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SERIALIZED BY HILOBOOKS: Jack London’s The Scarlet Plague | Rudyard Kipling’s With the Night Mail (and “As Easy as A.B.C.”) | Arthur Conan Doyle’s The Poison Belt | H. Rider Haggard’s When the World Shook | Edward Shanks’ The People of the Ruins | William Hope Hodgson’s The Night Land | J.D. Beresford’s Goslings | E.V. Odle’s The Clockwork Man | Cicely Hamilton’s Theodore Savage | Muriel Jaeger’s The Man With Six Senses | Jack London’s “The Red One” | Philip Francis Nowlan’s Armageddon 2419 A.D. | Homer Eon Flint’s The Devolutionist | W.E.B. DuBois’s “The Comet” | Edgar Rice Burroughs’s The Moon Men | Charlotte Perkins Gilman’s Herland | Sax Rohmer’s “The Zayat Kiss” | Eimar O’Duffy’s King Goshawk and the Birds | Frances Hodgson Burnett’s The Lost Prince | Morley Roberts’s The Fugitives | Helen MacInnes’s The Unconquerable | Geoffrey Household’s Watcher in the Shadows | William Haggard’s The High Wire | Hammond Innes’s Air Bridge | James Branch Cabell’s Jurgen | John Buchan’s “No Man’s Land” | John Russell’s “The Fourth Man” | E.M. Forster’s “The Machine Stops” | John Buchan’s Huntingtower | Arthur Conan Doyle’s When the World Screamed | Victor Bridges’ A Rogue By Compulsion | Jack London’s The Iron Heel | H. De Vere Stacpoole’s The Man Who Lost Himself | P.G. Wodehouse’s Leave It to Psmith | Richard Connell’s “The Most Dangerous Game” | Houdini and Lovecraft’s “Imprisoned with the Pharaohs” | Arthur Conan Doyle’s “The Sussex Vampire” | John W. Campbell’s “The Last Evolution”.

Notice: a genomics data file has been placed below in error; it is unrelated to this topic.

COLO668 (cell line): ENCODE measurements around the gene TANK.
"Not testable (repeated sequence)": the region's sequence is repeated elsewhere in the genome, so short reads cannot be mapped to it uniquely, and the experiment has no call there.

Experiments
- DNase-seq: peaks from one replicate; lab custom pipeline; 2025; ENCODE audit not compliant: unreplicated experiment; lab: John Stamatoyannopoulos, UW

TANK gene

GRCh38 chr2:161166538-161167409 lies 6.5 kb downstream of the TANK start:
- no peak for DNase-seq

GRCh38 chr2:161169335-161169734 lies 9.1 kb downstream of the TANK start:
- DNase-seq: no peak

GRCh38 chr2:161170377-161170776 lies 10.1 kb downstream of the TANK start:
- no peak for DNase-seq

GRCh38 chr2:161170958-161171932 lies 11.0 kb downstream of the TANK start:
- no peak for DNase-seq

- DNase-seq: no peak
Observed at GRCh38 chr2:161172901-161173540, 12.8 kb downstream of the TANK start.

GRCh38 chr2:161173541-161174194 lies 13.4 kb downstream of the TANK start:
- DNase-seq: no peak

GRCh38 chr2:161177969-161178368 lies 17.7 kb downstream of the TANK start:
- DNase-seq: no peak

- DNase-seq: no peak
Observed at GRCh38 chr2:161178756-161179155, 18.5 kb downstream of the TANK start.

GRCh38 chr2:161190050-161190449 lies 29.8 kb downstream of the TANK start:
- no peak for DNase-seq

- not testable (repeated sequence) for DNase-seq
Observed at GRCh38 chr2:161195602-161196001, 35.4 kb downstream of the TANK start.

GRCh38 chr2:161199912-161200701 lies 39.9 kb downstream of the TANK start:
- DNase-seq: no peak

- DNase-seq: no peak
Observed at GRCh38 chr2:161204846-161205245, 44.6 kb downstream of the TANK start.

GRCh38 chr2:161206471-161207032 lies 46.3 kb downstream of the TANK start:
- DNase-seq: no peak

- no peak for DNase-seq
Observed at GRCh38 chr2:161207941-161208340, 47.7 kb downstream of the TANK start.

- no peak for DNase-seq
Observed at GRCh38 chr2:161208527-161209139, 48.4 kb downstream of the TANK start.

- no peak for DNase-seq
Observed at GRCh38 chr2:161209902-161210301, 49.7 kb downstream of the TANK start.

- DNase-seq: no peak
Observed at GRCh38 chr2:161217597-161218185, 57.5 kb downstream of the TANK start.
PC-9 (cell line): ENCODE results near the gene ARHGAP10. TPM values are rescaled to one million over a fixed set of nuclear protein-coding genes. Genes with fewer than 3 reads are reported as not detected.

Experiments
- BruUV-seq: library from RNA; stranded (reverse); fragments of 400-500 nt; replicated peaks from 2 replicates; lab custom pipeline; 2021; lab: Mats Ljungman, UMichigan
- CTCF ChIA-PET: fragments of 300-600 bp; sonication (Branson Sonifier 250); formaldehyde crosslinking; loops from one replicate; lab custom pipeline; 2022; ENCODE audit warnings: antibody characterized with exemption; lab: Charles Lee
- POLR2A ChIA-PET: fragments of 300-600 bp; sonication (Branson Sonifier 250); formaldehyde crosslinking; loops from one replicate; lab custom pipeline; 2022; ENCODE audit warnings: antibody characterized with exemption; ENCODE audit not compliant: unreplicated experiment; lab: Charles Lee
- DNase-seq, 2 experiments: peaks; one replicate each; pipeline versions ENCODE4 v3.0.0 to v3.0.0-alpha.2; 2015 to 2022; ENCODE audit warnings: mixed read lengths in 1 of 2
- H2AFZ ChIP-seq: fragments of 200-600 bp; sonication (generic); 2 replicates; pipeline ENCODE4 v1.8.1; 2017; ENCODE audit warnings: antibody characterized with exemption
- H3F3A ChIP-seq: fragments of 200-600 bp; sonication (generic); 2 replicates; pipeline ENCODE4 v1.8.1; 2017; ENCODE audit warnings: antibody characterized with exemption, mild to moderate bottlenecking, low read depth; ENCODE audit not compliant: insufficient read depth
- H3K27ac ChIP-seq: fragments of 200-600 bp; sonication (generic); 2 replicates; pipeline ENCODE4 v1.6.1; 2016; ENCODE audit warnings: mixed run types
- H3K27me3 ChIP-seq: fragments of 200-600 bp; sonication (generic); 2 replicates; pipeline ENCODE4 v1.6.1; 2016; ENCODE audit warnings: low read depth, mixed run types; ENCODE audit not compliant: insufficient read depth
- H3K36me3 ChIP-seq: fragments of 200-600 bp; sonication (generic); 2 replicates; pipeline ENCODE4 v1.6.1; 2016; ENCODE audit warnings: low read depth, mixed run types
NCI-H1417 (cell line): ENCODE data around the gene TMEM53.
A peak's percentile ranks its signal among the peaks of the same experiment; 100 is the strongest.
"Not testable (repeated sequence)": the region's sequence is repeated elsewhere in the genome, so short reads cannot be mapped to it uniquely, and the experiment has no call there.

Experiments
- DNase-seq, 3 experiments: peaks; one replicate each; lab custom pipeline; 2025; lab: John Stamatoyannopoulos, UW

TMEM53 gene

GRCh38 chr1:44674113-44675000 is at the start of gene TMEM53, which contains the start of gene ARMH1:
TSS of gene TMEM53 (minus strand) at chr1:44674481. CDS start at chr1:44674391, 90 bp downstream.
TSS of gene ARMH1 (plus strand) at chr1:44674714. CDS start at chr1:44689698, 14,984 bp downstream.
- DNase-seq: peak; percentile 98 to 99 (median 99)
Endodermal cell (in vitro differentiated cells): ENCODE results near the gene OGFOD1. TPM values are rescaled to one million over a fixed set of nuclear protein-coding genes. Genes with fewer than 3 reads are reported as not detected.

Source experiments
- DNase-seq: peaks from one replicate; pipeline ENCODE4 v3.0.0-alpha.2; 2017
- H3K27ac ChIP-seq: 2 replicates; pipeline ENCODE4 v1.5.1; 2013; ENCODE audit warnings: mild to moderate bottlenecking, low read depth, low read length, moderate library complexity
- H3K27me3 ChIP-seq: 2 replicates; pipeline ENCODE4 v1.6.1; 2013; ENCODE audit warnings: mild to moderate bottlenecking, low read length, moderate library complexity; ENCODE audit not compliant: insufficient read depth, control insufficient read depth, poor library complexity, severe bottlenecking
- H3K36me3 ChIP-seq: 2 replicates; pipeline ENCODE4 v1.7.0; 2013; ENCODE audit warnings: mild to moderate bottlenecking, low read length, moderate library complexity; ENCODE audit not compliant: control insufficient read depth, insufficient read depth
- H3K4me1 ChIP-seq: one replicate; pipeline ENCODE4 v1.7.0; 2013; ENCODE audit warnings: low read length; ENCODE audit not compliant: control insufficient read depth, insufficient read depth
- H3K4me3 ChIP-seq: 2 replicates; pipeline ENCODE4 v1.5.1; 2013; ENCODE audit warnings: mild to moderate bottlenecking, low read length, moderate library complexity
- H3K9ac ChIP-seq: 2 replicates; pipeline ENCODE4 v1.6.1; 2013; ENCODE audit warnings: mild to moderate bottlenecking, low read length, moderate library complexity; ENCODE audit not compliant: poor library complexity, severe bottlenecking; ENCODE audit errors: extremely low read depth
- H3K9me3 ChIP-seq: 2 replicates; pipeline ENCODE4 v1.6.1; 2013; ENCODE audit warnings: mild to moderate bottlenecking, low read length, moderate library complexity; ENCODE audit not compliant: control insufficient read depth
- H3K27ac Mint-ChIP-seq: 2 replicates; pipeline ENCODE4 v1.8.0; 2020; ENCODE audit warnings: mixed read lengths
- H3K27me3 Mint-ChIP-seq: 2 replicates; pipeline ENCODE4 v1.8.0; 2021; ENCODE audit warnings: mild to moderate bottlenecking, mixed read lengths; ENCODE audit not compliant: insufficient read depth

READ GORGEOUS PAPERBACKS: HiLoBooks has reissued the following 10 obscure but amazing Radium Age science fiction novels in beautiful print editions: Jack London’s The Scarlet Plague, Rudyard Kipling’s With the Night Mail (and “As Easy as A.B.C.”), Arthur Conan Doyle’s The Poison Belt, H. Rider Haggard’s When the World Shook, Edward Shanks’ The People of the Ruins, William Hope Hodgson’s The Night Land, J.D. Beresford’s Goslings, E.V. Odle’s The Clockwork Man, Cicely Hamilton’s Theodore Savage, and Muriel Jaeger’s The Man with Six Senses. For more information, visit the HiLoBooks homepage.